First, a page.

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Newton-telescope finds missing intergalactic material

Astronomers from, among others, SRON and Leiden Observatory have discovered long-sought intergalactic gas with ESA’s space telescope XMM-Newton. This gas is one of the pieces of the puzzle to map the total amount of ‘normal’ matter in the universe. The research will be published in Nature on 21 June.

Seeing is believing

The universe consist of 25 and 70 percent of mysterious dark matter and dark energy respectively. Only 5 percent consists of ‘normal’ matter: things that we can see, such as stars, planets and people. But, even that 5 percent is difficult to detect. Tthe total amount of normal matter is called ‘baryons’ by astronomers. They estimate these baryons based on the cosmic background radiation, the oldest light in the universe that originates from the period of only 380,000 years after the Big Bang.


Through observation on distant galaxies, astronomers can follow the evolution of this matter during the first few billion years of the universe. After that, almost half seems to be traceless. First author Fabrizio Nicastro (Istituto Nazionale di Astrofisica) calls these missing baryons one of the greatest mysteries in modern astrophysics. ‘We know that matter must be there, but we have no control over it. Where did it go?’

Incomplete sum

If you add up all the stars and galaxies in the universe, including the interstellar gas, you come to about 10 percent of all normal matter. If you add the hot diffuse gas in the halos around galaxies, plus the even hotter gas in clusters of galaxies, you’ll stick to less than 20 percent. That is no surprise in itself, because stars, galaxies and clusters are formed in the most rare places of the universe: the densest nodes of the cosmic web, the threadlike large-scale structure.


Astronomers therefore think that the ‘missing’ baryons are hiding in the filaments of the cosmic web, where matter is more rare and therefore more difficult to perceive. Up to now, only 60 percent of this intergalactic matter has been localised.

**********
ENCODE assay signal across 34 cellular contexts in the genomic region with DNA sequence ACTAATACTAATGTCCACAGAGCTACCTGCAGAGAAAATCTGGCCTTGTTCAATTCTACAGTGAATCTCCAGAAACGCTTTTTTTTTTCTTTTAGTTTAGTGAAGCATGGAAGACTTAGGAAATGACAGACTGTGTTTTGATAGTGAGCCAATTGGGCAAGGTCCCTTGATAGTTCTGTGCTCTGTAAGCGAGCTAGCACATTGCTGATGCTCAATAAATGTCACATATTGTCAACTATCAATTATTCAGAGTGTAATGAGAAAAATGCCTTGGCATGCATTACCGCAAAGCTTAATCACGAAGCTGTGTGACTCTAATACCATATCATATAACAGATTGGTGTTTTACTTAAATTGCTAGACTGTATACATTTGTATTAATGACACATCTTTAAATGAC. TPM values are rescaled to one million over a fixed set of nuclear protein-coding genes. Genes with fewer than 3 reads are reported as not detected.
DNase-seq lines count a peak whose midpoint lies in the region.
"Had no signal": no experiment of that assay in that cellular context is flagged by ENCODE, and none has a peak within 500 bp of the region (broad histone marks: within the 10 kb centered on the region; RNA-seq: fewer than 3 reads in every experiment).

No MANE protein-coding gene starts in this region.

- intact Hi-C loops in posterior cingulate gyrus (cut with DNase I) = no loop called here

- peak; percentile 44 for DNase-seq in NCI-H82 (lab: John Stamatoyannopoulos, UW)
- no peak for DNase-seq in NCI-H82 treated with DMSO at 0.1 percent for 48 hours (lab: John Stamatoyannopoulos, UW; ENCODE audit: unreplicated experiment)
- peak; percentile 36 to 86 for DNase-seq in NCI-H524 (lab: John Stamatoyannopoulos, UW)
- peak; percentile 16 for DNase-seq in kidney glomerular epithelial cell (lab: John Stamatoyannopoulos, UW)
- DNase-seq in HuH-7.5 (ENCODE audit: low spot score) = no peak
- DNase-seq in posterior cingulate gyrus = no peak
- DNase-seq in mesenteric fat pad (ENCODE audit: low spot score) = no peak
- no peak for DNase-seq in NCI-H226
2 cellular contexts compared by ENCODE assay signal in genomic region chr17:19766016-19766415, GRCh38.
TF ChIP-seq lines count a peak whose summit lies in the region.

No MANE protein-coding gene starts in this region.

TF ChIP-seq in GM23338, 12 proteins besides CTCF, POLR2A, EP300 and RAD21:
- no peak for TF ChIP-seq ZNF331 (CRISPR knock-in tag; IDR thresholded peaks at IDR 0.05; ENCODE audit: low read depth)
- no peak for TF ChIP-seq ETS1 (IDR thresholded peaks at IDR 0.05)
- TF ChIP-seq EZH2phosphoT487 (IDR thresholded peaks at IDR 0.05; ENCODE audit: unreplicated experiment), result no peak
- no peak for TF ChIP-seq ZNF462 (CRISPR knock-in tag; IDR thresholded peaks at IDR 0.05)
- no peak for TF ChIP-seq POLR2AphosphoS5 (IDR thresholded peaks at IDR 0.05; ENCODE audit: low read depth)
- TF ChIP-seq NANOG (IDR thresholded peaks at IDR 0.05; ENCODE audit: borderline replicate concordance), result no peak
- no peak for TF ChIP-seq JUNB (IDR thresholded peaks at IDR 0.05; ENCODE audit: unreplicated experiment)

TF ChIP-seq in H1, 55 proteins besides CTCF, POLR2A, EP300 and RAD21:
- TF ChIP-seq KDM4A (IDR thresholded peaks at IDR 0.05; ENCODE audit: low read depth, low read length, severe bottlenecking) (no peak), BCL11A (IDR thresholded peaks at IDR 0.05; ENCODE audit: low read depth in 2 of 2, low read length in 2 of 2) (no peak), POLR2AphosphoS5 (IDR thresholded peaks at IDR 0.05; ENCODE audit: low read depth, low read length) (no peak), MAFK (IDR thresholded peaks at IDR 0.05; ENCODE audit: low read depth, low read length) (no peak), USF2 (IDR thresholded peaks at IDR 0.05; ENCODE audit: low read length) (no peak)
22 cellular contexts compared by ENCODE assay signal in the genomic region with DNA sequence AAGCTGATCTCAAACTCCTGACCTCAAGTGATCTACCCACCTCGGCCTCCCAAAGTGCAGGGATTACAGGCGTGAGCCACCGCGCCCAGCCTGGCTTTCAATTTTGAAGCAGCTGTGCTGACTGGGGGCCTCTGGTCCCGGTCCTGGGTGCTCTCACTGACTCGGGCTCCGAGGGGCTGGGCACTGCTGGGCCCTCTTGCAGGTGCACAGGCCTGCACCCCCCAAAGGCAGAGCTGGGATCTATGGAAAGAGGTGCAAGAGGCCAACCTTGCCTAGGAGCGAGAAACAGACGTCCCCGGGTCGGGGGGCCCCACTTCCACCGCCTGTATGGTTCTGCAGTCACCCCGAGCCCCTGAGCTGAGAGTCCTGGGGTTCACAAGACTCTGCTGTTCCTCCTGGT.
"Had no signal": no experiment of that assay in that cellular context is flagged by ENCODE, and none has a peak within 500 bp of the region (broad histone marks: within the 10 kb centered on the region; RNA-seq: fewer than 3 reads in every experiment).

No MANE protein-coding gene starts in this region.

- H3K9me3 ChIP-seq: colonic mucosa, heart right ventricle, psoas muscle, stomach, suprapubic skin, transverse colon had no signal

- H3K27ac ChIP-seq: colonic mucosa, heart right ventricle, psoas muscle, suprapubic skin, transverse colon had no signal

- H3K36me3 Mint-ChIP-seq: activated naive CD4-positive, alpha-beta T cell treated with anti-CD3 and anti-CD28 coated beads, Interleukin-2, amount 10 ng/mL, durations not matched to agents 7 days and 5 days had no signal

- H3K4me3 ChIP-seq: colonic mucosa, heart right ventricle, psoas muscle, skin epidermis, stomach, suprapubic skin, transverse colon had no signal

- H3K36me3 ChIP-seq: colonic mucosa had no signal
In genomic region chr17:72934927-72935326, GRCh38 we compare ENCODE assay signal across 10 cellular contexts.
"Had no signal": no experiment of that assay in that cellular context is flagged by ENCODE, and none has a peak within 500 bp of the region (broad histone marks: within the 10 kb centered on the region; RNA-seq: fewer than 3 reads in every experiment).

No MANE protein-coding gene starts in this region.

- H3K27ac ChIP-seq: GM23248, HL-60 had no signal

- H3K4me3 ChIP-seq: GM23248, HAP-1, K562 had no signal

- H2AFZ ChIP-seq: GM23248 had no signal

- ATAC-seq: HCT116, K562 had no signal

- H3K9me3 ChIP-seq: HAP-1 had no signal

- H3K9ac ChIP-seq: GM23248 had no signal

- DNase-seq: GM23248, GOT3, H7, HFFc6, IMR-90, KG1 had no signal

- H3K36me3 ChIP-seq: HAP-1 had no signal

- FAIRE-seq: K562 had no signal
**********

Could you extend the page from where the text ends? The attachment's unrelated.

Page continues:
Fingerprint of oxygen

In 2015 and 2017, Nicastro and his colleagues spent a total of 18 days with ESA’s x-ray telescope looking at a quasar at 4 billion light-years away. Quasars are large galaxies with a super heavy black hole in the centre and shine brightly on X-ray and radio wavelengths. In the data, the researchers found the fingerprint of oxygen in the hot intergalactic gas at two locations along the line of sight between us and the distant quasar. Second author Jelle Kaastra (Space research institute SRON): ‘There are enormous stocks of matter there, including oxygen, in the quantities we expected. It seems that we can finally solve the mystery of the missing baryons.’

New search

The result is the beginning of a new search. The astronomers are now going to investigate new quasars with both XMM-Newton and NASA’s Chandra observatory. Co-author Nastasha Wijers (PhD student at Leiden Observatory): ‘We now want to look at other sources in the universe to confirm that our results are universal. We also want to further investigate the long-sought matter.’ Co-author Joop Schaye (Leiden Observatory) adds: ‘This is an exciting first step. We are also looking forward to the launch of Athene in 2031, which allows us to study the warm intergalactic medium in great detail through the much greater sensitivity.

Artistic impression of the warm-hot intergalactic medium, a mix of gas with temperatures ranging from hundreds of thousands to millions of degrees, in the filaments of the cosmic web. Credit: Illustrations and composition: ESA / ATG medialab; data: ESA / XMM-Newton / F. Nicastro et al. 2018; cosmological simulation: R. Cen

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